In the food sector, we are really that crossroads also with the human behavior because, let's face it, a lot of people’s choices in food are not based on very rational aspects. I don't think are many people who compose a meal based on how many calories, how many grams of protein, how many grams of fat, etc. because certain foods remind them of certain experiences and so on.

There is a lot of psychology in food. I really think it's very important if you want to look how things can can evolve in the future to also look at those psychological aspects.

So, my view and my approach is really comprehensive. I like to take my clients in my little helicopter, and we go high for a 360⁰ view of things. Then we go back down slowly – we zoom in on the specific activities of my clients – and see how that big picture already is going to influence them down the road.

And, of course, it depends on what timelines they have, but what I try to have is predictions. And I've made many predictions, not so much because I like to do predictions. I don't have a pointy hat. I don't have magic wand or a crystal ball.

I always look at the future from an angle of what is likely, but also what is desirable, and try to find a good compromise between the two because what's desirable very often is what does not exist. Let's try to imagine how it could be what's likely because of that human behavior I was talking about. Humans are actually rather predictable, so we can try to figure out what are the most likely events that can happen. Of course, there are always lots of events that don't happen, but I refocus on predictions that are substantiated by a number of parameters.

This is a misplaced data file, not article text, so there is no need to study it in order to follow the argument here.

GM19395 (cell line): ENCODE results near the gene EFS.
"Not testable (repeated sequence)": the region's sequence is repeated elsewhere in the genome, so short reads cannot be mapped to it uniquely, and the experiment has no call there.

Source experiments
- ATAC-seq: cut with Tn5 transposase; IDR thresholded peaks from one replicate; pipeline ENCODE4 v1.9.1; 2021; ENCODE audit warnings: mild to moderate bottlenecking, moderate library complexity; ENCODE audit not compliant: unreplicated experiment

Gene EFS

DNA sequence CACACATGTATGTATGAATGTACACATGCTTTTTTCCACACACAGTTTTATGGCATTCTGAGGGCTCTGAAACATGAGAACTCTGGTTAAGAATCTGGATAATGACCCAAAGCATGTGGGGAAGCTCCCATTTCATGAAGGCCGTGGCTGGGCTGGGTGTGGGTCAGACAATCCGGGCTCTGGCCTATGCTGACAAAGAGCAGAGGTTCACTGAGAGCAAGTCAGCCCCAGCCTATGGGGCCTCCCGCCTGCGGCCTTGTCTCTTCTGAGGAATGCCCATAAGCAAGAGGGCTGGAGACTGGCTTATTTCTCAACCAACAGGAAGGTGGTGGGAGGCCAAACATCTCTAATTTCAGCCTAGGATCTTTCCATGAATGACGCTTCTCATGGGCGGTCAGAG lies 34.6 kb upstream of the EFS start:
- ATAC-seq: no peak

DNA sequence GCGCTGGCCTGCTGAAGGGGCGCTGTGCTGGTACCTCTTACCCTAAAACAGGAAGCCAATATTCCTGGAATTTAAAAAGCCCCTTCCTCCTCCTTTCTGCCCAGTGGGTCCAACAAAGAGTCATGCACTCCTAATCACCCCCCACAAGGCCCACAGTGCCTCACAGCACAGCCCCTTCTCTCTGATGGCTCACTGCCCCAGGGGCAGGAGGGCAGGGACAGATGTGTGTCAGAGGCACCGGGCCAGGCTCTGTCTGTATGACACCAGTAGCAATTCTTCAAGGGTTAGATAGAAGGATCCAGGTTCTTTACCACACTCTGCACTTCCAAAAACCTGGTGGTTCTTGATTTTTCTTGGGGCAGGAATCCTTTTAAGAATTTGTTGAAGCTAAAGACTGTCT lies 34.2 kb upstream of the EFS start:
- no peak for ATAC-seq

In the end, what I deliver depends on what my clients ask for me. If they have a specific topic, I'm not going to bring the same generalities all the time because it would take probably half a year to tell it all. I've also written two books about the subject so there's a lot of predictions in there too.

I really focus on the practical aspects for my clients and what is important for them. Because, let's face it, they want to know about the future because they're going to have to make some decisions, whether it’s an investment or certain strategical decisions. So, let’s be practical and talk about the reality of their business, not just generalities.

Doughman: Why is it important to start thinking about the consumer of tomorrow right now?

Pelletier: The sooner you start thinking about something and start working on something, the more chances you have to succeed because you don't have the time pressure. There is nothing worse than deciding at the last minute and, no pun intended, but you will be like a chicken with head and you’re going to make rash decisions which are probably not the best.